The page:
Featured Post

Crucified Before the Foundation of the World

"Crucified before the foundation of the world." What does that mean? How could that even happen? Historians and archaeologists ta...

Monday, December 30, 2013

Jesus Prayed For Me And You

Christ in Gethsemane (Christus in Gethsemane),...
Christ in Gethsemane (Christus in Gethsemane), oil painting by Heinrich Ferdinand Hofmann (Heinrich Hofmann). The original is at the Riverside Church (Riverside Church, New York City). (Photo credit: Wikipedia)
John 17 begins with Jesus addressing his Father.  The prayer is a commitment to see this to the end. Jesus wants the Father to glorify him so that the Father will be glorified in this act of obedience and sacrifice. The Father and Son are united in this and whatever glory is revealed in one also flows on and through the other. He refers to the glory they shared before the world began, and now he is opening the door for the Disciples to view this glory.

In verse 6 he returns to the need and situation of the Disciples. The Disciples already belonged to God the Father, but he gave them to Jesus, and Jesus now is returning them back to the Father. The symbol of words is used here. The words he taught them came from the Father, and the revelations he shared with them came by instruction from the Father. Believing the words is the place where entering into God’s eternal life takes place. At this point he was praying for the Disciples because the whole plan of God depended on them when he was taken up.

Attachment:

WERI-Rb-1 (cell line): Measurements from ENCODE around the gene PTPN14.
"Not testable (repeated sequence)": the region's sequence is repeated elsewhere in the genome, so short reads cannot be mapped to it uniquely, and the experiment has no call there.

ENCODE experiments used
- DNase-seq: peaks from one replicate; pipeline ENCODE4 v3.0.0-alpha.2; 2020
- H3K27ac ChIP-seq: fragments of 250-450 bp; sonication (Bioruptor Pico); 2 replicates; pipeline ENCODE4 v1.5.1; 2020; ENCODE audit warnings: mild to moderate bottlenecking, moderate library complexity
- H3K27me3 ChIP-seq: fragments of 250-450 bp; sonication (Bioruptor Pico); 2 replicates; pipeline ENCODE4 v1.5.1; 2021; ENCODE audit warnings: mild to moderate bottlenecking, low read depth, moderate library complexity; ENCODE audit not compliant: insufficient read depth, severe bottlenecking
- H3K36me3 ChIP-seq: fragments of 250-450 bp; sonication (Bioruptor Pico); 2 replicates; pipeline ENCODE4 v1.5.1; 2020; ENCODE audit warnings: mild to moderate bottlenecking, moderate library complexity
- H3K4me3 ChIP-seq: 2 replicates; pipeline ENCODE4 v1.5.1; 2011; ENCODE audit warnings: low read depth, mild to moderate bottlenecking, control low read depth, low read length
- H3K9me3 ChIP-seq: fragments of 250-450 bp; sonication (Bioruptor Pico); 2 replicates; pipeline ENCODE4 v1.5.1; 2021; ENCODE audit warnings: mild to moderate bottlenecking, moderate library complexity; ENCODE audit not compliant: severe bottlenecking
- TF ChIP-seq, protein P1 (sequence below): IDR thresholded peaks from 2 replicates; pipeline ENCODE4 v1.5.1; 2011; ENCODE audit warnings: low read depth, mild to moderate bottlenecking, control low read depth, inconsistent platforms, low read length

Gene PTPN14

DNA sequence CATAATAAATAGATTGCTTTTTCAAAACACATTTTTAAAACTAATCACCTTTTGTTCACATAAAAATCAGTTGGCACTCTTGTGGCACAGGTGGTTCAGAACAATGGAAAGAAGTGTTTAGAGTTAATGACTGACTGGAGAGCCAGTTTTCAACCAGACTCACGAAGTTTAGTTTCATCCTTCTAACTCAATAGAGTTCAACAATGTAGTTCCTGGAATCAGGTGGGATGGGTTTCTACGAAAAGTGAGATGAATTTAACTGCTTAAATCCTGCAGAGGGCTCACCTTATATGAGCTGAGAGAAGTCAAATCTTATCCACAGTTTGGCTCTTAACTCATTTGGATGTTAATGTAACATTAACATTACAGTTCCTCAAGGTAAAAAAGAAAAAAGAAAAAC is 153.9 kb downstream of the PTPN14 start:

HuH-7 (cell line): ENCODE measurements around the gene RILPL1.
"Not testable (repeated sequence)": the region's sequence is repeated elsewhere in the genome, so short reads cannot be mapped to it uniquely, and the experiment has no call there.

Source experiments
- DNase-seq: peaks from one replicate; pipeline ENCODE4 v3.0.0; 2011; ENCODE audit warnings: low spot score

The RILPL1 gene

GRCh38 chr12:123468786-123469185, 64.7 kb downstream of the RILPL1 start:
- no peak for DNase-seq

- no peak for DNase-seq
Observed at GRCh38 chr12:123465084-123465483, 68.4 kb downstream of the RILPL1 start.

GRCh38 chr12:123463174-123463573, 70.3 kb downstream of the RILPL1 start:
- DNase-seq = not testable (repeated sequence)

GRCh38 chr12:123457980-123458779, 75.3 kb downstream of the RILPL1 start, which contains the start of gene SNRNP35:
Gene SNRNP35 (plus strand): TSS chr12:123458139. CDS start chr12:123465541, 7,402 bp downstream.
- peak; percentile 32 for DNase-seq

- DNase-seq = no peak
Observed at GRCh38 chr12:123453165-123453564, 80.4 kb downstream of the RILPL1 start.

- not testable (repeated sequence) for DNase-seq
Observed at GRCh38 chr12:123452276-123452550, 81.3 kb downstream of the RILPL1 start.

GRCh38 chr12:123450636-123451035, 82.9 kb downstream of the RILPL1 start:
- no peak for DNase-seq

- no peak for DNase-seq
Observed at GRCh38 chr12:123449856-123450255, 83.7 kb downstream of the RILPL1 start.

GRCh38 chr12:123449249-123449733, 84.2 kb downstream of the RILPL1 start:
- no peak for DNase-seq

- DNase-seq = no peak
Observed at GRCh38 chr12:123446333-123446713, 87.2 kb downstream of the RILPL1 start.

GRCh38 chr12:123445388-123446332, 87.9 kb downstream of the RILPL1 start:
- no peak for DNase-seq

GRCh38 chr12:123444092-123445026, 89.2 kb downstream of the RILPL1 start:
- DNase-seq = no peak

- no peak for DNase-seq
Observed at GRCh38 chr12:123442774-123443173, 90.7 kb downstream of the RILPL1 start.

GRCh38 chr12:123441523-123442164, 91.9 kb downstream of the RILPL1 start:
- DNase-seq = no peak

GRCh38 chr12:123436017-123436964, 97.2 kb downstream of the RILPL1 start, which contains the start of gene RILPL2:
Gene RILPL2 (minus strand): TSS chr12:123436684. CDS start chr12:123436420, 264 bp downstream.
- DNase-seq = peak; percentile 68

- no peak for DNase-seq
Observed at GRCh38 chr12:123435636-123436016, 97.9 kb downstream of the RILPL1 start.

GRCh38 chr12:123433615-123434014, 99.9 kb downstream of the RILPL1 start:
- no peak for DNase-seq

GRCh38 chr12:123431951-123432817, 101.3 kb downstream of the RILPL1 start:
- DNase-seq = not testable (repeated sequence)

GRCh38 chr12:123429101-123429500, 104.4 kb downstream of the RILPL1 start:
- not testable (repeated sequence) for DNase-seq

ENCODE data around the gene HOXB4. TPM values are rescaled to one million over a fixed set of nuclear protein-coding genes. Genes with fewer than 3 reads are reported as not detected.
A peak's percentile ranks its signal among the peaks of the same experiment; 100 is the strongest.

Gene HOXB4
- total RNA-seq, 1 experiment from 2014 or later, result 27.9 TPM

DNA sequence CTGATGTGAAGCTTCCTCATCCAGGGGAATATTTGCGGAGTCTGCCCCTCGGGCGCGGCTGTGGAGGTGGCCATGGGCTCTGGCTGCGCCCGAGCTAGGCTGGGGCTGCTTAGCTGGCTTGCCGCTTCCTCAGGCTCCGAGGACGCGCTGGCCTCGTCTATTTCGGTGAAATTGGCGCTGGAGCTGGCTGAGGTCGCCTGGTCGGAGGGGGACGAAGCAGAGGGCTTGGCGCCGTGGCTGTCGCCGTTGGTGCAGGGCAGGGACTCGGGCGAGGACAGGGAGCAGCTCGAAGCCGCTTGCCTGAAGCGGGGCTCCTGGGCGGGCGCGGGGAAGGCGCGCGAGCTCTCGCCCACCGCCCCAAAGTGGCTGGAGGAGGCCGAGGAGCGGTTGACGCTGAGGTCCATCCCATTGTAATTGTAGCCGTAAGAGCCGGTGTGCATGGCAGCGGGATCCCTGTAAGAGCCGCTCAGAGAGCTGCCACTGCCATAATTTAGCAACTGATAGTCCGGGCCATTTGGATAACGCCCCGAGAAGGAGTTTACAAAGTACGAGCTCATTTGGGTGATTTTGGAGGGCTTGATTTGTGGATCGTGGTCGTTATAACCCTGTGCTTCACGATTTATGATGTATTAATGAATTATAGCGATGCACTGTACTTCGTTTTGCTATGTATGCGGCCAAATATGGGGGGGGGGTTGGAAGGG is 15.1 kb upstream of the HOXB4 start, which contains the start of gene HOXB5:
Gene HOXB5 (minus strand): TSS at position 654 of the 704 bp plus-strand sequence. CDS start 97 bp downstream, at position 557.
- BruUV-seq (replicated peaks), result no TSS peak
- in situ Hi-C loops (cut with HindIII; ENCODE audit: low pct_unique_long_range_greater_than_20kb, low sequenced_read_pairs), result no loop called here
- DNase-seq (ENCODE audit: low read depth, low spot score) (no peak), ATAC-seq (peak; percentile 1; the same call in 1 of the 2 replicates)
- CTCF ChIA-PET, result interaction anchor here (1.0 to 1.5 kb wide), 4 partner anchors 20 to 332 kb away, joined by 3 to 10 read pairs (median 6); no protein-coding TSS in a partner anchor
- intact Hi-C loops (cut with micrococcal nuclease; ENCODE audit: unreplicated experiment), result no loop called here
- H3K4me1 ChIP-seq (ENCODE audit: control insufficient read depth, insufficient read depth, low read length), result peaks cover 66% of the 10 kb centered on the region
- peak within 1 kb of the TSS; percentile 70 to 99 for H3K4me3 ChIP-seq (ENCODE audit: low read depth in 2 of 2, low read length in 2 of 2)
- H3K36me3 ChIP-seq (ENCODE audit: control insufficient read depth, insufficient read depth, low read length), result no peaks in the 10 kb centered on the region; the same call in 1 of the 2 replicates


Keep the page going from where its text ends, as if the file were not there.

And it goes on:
He makes an amazing statement here: He says that glory has come to him because of the disciples. They had begun the life of obedience and fellowship that would be the lifeblood of the Church when the Spirit comes. Jesus sent them back to the Father with confidence that they would be protected by his name and sanctified by his truth. Jesus feels the pressure of the arrest looming, and he knows the risk they will face in the world without him. Now they must face that risk alone without him, but with the Father’s help and grace he is ready to take the next step.

Beginning in verse 20, he prays for the message the Disciples will deliver to yet unborn generations. He sees the Disciples as the founding members of the Church and their disciples as the culmination of the Father’s plan. Throughout the process Jesus claims the Father’s glory. The unity he had with the Father before the world began will be the glorious outcome as the Disciples are obedient and yielded to him. He envisions the world knowing the love of God and surrendering to it so that all will be united in love and in him.


I claim this prayer of Jesus as his prayer for me as a believer who has come to know him through the words and evangelistic efforts of the Disciples. In that thought, I enjoy a reflection of the glory Jesus prayed for us to receive and I revel in it. 








Enhanced by Zemanta